• The old sponsor organisation’s name
  • The old sponsor organisation’s licence number if known
  • The migrants’ details
  • The details of the change – for example, if a migrant has been absent for more than ten consecutive working days without your permission

They will also need to update the Home Office with any changes to this information in order to meet the compliance requirements of a Tier 2 sponsor.

Final words

The Home Office takes compliance with sponsor license obligations extremely seriously. Even a single breach can risk the downgrading or revocation of a license. Revocation will mean that sponsored staff members will have their leave curtailed and, as a result, will need to leave the UK. Due to the many rules which apply if a business wishes to transfer sponsored non-EEA staff to another company it is highly recommended that the acquiring business seek immigration law advice to ensure that the transfer is undertaken correctly, any existing license is upgraded as needed, and any new application for a Tier 2 license of sponsorship is completed in a timely and efficient manner. Doing so will ensure that the immigration status of your valued employees is maintained, and your business operation is not adversely affected.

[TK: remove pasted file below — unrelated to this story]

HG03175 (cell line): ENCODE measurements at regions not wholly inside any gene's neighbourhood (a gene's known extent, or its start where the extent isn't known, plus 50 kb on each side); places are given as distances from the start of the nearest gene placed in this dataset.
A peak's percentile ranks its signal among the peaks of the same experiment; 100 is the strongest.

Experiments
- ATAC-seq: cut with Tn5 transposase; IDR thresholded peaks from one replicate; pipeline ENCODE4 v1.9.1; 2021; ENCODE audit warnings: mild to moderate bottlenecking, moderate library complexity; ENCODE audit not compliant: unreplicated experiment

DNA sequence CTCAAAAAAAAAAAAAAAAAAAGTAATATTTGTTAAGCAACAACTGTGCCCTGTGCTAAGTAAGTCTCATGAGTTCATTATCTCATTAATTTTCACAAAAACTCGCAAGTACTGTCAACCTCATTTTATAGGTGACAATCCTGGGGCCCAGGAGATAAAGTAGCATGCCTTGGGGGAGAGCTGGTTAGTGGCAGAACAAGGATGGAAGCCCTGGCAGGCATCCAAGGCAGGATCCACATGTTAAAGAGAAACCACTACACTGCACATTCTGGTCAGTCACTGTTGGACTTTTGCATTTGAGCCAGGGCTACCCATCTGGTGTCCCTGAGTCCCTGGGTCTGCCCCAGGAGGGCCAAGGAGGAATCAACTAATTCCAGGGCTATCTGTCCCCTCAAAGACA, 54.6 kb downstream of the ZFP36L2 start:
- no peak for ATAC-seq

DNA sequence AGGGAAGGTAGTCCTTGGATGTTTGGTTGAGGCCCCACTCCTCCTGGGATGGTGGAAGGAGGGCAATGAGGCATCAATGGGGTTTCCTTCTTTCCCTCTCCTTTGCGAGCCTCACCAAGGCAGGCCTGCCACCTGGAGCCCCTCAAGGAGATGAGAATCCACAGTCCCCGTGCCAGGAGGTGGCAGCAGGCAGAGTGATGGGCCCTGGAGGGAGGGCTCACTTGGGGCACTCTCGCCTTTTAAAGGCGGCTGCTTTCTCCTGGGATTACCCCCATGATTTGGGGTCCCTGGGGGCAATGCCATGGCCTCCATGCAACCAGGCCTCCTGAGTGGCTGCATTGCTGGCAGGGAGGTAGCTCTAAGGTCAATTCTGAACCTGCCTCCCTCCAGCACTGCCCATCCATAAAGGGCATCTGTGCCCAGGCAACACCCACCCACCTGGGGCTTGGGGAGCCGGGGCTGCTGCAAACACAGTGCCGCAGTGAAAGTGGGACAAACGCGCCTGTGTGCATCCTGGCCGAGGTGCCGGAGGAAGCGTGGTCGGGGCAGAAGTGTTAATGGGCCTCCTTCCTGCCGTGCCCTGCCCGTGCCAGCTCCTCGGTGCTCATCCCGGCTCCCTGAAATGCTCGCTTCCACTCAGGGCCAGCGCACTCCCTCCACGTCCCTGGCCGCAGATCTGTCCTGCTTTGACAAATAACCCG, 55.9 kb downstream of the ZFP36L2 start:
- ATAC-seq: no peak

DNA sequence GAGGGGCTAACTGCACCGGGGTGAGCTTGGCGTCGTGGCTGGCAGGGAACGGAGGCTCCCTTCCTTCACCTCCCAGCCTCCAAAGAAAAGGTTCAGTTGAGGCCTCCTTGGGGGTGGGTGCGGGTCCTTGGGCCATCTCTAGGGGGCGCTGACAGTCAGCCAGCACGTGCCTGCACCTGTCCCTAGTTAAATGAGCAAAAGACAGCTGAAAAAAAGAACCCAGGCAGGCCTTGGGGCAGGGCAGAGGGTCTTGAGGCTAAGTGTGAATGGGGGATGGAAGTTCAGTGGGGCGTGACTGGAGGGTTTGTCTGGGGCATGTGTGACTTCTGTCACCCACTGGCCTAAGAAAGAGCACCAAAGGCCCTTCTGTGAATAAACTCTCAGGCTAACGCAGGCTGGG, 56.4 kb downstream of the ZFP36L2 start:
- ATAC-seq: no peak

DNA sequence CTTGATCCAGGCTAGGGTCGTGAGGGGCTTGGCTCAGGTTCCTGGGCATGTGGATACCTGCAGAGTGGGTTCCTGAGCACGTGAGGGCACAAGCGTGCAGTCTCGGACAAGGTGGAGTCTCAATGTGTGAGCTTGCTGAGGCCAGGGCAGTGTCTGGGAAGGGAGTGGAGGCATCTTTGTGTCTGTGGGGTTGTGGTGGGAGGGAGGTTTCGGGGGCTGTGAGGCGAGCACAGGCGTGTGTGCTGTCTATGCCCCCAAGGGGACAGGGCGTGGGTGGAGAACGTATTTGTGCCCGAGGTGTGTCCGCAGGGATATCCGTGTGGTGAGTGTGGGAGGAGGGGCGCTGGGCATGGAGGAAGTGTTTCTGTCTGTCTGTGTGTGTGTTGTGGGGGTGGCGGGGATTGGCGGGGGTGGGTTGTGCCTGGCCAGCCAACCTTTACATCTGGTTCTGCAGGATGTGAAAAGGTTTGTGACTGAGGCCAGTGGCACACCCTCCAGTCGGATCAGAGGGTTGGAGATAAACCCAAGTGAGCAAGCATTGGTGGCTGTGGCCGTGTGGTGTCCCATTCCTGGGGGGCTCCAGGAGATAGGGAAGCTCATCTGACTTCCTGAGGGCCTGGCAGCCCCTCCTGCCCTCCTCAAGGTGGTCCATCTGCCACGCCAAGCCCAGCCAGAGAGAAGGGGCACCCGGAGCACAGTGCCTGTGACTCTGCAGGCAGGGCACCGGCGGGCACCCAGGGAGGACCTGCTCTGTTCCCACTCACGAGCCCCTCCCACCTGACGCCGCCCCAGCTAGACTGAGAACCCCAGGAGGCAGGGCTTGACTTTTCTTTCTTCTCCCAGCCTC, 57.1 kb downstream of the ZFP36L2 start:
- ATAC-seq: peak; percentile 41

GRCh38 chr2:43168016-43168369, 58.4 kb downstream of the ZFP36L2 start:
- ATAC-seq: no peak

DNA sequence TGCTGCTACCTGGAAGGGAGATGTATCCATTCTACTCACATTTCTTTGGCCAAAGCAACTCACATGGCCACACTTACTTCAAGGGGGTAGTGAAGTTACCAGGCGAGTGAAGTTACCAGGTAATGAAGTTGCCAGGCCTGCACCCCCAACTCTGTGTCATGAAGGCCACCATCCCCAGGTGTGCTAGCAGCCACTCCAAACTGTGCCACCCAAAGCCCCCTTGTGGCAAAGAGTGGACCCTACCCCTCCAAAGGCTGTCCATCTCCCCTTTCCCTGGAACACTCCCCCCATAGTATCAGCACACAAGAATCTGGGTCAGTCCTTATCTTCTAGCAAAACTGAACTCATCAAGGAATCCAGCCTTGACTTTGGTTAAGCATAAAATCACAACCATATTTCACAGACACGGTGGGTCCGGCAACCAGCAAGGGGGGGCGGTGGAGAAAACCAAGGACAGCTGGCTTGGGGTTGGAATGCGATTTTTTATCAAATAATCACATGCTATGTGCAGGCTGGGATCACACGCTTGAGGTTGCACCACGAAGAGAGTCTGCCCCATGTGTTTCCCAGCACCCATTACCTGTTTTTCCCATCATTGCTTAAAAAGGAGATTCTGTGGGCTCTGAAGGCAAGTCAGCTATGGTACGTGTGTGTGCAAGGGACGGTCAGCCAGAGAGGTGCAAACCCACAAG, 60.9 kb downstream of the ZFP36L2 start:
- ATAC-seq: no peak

Our team of expert immigration solicitors specialise in immigration and audit compliance service. Find out more about the compliance toolkit and training packages that we offer.

Related articles

Sponsors’ guide to sponsorship licence type to apply for

Tier 2 sponsor licence holder duties by home office

Preparing for a home office compliance visit? Find out top tips